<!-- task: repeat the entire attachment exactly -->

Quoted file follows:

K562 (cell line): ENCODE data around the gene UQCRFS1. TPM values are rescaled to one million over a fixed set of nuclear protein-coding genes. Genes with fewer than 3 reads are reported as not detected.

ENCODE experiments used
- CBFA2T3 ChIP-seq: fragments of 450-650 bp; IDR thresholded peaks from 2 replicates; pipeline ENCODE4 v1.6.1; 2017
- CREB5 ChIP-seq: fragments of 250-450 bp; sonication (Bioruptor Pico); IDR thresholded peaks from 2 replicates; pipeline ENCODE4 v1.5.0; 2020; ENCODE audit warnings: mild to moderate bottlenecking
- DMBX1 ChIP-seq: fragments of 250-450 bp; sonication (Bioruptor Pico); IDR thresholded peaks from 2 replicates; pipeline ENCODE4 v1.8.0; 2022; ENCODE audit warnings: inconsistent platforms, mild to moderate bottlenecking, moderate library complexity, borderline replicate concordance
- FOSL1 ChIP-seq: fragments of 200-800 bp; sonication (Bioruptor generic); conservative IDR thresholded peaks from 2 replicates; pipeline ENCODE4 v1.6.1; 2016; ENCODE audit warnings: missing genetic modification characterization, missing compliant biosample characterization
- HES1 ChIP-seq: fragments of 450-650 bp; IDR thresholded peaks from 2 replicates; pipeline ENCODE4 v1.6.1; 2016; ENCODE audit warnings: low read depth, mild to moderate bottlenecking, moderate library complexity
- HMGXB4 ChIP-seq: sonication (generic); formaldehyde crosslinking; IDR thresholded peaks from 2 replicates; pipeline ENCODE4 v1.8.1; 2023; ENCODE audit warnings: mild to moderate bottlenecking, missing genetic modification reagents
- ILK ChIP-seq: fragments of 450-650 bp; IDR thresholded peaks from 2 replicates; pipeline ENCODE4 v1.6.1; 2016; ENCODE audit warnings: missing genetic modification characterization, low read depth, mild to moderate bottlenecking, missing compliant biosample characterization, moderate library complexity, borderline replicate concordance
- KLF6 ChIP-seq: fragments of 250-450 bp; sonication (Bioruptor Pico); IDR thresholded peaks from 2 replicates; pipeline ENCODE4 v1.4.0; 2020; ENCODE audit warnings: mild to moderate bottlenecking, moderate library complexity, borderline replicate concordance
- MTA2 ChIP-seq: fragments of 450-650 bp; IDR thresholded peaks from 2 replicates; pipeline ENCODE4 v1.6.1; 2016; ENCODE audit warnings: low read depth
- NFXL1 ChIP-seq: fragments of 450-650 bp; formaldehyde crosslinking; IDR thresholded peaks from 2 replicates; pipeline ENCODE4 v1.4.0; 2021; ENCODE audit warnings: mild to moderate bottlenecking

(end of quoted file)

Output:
K562 (cell line): ENCODE data around the gene UQCRFS1. TPM values are rescaled to one million over a fixed set of nuclear protein-coding genes. Genes with fewer than 3 reads are reported as not detected.

ENCODE experiments used
- CBFA2T3 ChIP-seq: fragments of 450-650 bp; IDR thresholded peaks from 2 replicates; pipeline ENCODE4 v1.6.1; 2017
- CREB5 ChIP-seq: fragments of 250-450 bp; sonication (Bioruptor Pico); IDR thresholded peaks from 2 replicates; pipeline ENCODE4 v1.5.0; 2020; ENCODE audit warnings: mild to moderate bottlenecking
- DMBX1 ChIP-seq: fragments of 250-450 bp; sonication (Bioruptor Pico); IDR thresholded peaks from 2 replicates; pipeline ENCODE4 v1.8.0; 2022; ENCODE audit warnings: inconsistent platforms, mild to moderate bottlenecking, moderate library complexity, borderline replicate concordance
- FOSL1 ChIP-seq: fragments of 200-800 bp; sonication (Bioruptor generic); conservative IDR thresholded peaks from 2 replicates; pipeline ENCODE4 v1.6.1; 2016; ENCODE audit warnings: missing genetic modification characterization, missing compliant biosample characterization
- HES1 ChIP-seq: fragments of 450-650 bp; IDR thresholded peaks from 2 replicates; pipeline ENCODE4 v1.6.1; 2016; ENCODE audit warnings: low read depth, mild to moderate bottlenecking, moderate library complexity
- HMGXB4 ChIP-seq: sonication (generic); formaldehyde crosslinking; IDR thresholded peaks from 2 replicates; pipeline ENCODE4 v1.8.1; 2023; ENCODE audit warnings: mild to moderate bottlenecking, missing genetic modification reagents
- ILK ChIP-seq: fragments of 450-650 bp; IDR thresholded peaks from 2 replicates; pipeline ENCODE4 v1.6.1; 2016; ENCODE audit warnings: missing genetic modification characterization, low read depth, mild to moderate bottlenecking, missing compliant biosample characterization, moderate library complexity, borderline replicate concordance
- KLF6 ChIP-seq: fragments of 250-450 bp; sonication (Bioruptor Pico); IDR thresholded peaks from 2 replicates; pipeline ENCODE4 v1.4.0; 2020; ENCODE audit warnings: mild to moderate bottlenecking, moderate library complexity, borderline replicate concordance
- MTA2 ChIP-seq: fragments of 450-650 bp; IDR thresholded peaks from 2 replicates; pipeline ENCODE4 v1.6.1; 2016; ENCODE audit warnings: low read depth
- NFXL1 ChIP-seq: fragments of 450-650 bp; formaldehyde crosslinking; IDR thresholded peaks from 2 replicates; pipeline ENCODE4 v1.4.0; 2021; ENCODE audit warnings: mild to moderate bottlenecking